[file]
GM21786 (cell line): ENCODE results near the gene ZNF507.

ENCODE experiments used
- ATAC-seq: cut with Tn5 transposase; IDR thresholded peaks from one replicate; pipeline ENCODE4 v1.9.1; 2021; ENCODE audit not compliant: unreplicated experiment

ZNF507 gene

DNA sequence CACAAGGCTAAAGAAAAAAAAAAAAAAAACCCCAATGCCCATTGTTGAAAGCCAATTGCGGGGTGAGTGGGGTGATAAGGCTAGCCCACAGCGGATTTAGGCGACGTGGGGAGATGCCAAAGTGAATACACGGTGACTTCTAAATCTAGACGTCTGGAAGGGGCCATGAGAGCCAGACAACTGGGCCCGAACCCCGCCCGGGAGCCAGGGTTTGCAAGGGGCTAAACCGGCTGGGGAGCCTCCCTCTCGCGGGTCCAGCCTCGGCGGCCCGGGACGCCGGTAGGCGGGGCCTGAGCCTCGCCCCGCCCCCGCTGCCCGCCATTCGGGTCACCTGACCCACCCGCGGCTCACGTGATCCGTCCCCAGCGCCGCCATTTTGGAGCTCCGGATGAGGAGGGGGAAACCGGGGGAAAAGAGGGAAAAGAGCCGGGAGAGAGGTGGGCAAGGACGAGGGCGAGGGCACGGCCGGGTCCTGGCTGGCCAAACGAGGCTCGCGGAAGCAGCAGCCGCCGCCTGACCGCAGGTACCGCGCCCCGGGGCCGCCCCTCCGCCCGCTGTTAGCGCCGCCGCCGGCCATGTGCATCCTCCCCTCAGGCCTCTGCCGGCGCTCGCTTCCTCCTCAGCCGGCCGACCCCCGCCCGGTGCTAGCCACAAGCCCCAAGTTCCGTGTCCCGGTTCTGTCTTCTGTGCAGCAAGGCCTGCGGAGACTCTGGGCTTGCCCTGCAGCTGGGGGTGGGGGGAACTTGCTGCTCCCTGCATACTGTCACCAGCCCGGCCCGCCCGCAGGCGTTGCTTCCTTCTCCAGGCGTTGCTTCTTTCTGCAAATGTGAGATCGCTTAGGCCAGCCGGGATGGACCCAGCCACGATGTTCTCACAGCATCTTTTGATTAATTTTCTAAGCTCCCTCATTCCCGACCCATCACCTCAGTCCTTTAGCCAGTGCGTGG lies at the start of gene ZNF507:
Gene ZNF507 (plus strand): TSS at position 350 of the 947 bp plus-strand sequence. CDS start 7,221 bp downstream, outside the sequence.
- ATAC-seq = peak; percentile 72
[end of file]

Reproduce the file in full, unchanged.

GM21786 (cell line): ENCODE results near the gene ZNF507.

ENCODE experiments used
- ATAC-seq: cut with Tn5 transposase; IDR thresholded peaks from one replicate; pipeline ENCODE4 v1.9.1; 2021; ENCODE audit not compliant: unreplicated experiment

ZNF507 gene

DNA sequence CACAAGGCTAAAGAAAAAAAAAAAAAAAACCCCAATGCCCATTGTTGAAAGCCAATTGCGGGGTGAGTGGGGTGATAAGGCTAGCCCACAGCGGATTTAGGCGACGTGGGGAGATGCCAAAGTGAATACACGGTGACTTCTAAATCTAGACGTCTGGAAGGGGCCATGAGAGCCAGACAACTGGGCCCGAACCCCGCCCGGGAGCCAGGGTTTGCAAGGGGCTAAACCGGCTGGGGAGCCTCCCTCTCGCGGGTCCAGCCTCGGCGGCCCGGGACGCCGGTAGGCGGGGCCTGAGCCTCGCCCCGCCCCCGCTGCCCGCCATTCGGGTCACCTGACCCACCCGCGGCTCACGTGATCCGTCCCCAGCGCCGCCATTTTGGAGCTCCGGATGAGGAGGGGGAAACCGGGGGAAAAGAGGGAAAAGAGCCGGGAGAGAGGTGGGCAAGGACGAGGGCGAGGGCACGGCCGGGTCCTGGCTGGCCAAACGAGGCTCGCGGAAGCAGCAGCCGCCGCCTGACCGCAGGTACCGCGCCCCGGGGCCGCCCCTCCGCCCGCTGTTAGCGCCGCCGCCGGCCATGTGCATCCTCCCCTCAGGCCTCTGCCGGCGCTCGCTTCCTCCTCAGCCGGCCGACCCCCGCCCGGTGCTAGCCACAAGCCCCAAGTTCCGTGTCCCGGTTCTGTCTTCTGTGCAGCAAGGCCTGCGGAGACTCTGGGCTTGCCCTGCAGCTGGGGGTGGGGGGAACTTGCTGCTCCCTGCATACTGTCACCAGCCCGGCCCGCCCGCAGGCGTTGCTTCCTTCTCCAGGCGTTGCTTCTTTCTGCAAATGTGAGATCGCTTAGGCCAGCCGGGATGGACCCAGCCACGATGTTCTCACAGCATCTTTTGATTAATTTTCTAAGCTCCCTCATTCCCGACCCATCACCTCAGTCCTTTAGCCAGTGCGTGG lies at the start of gene ZNF507:
Gene ZNF507 (plus strand): TSS at position 350 of the 947 bp plus-strand sequence. CDS start 7,221 bp downstream, outside the sequence.
- ATAC-seq = peak; percentile 72